The WS Query Interface is a mobile user interface that reflects the purpose of users in conducting the search process and helps them submit their requests by entering service request keywords in a mobile user interface by using natural language. This interface is designed by using framework7 [15], a free and open-source framework for developing mobile applications with a native look and feel. By using an Angular HTTP request [16], search keywords are sent to a cloud server that uses representational state transfer (REST) [17] as API to process the query via the discovery matchmaking algorithm as will be discussed in Sections 3.4 and 3.5. A list of relevant web services is then sent back to the mobile application after the search process, and the application binds the response list on the mobile interface by using the Angular two-way binding technique. After obtaining the results, users can select, test, and invoke any of the WSs. By pressing the test button, the dynamic WS GUI generator component generates a dynamic interface that allows users to test and invoke WS. This interface is generated depending on the JSON response data returned by REST API. To complete the WS invocation, users should pass the test of the validation checker component of the framework, which evaluates the required parameters, parameter type, and model of the WS. These components will be discussed in Sections 3.7 and 3.8.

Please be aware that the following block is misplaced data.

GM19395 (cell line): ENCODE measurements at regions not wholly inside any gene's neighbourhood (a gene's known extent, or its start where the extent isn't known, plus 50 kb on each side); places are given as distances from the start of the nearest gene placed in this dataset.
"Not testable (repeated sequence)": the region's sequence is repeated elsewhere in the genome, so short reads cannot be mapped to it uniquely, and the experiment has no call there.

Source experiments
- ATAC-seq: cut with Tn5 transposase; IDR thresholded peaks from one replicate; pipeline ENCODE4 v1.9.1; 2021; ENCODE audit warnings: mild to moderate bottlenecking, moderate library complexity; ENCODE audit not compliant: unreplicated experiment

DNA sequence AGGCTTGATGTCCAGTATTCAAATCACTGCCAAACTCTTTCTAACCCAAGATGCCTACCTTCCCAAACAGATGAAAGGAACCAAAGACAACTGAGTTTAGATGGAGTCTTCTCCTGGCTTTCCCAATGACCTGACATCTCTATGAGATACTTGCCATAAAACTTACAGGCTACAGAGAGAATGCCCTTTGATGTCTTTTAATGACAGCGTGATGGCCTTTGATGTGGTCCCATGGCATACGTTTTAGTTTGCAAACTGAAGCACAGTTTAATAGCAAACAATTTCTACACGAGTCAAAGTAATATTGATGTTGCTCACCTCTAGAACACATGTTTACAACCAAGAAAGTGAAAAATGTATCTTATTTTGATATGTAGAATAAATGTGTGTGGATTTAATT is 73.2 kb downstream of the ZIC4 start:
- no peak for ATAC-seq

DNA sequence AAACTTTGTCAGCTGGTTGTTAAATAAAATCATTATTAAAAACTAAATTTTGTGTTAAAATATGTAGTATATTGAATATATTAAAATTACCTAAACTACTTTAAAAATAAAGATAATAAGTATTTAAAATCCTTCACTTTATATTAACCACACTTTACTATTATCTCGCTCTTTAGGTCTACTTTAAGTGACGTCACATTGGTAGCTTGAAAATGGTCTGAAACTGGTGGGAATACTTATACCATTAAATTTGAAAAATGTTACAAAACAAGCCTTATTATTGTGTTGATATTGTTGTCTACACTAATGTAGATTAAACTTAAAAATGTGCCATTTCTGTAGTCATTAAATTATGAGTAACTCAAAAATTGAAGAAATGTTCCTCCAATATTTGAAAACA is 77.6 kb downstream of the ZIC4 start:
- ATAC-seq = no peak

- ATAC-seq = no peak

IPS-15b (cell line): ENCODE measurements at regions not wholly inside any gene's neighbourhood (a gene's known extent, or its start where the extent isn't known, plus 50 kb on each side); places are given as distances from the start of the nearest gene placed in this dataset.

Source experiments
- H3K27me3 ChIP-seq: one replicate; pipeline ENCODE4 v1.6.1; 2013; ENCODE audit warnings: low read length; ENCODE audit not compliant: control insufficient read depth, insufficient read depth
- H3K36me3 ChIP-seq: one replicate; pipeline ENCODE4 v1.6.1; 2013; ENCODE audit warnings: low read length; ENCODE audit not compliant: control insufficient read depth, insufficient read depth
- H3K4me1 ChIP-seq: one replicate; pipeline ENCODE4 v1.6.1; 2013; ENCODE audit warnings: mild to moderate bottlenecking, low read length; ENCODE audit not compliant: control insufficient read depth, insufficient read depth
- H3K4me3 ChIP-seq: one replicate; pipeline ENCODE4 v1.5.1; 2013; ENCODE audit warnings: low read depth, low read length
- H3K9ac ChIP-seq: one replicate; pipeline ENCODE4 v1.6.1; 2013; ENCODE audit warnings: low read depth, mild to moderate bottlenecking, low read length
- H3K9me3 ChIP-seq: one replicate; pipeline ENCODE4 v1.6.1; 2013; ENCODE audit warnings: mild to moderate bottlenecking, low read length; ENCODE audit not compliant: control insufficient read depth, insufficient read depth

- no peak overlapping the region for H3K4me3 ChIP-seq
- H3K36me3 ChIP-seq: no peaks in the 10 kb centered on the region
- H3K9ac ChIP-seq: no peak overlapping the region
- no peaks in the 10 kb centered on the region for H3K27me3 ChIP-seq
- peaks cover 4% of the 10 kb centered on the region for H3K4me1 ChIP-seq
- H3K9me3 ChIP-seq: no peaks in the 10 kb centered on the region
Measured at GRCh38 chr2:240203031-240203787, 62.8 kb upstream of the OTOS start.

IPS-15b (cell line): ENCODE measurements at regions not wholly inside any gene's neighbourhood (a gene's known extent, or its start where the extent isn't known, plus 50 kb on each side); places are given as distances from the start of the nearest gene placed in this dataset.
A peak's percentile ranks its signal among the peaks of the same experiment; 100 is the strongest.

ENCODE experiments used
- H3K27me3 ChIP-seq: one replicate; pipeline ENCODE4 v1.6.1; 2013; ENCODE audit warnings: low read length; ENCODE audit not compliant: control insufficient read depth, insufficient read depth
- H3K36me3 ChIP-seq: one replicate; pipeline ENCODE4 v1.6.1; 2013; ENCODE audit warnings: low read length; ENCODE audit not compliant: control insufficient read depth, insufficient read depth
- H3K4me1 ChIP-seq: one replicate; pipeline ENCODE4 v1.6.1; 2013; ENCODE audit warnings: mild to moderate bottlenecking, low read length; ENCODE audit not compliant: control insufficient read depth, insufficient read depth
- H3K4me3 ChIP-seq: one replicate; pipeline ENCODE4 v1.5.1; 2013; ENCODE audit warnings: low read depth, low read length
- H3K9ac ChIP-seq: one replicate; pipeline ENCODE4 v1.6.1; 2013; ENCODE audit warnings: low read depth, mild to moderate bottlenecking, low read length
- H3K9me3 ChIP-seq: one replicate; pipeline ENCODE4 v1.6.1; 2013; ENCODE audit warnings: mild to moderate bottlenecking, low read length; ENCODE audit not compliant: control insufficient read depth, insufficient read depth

3.2 Query Preprocessor Component

The query preprocessor component aims to develop an interface between the user query and the service matchmaking algorithm. After users send a request written in plain text, the request should be cleaned and preprocessed before applying the service matchmaking algorithm to extract meaningful information. To this end, we followed the steps of some NLP techniques. First, we divided the request query into keyword tokens by using the query splitter component. Second, we applied the stop word removal technique. Stop or poison words, such as a, for, an, is, on, and this, are commonly used in plain text yet are useless in the processing stage. Therefore, these words should be tested and removed from the query. Third, we applied the porter stemming algorithm [18] to reduce the keyword tokens down to their roots. Fourth, we used the Syn.WordNet [19] library for the stemming process. These steps are illustrated in Fig. 2.

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Figure 2: Query preprocessor component

3.3 WS Repository

Many WS descriptions are written in semantic and non-semantic ways. In our framework, we used hREST-TC3 [20] test collection as a WS repository and also applied the Agility back digging component [21] to read and process the hREST files and to obtain the input and output parameters, WS title and description, also WS invocation method. In order to filter similar functionalities of WS descriptions to similar and related categories a service classification component is used which includes several steps of NLP techniques to categories similar WSs in the repository to the same category same as [11].

3.4 Service Matchmaking and Ranking Algorithm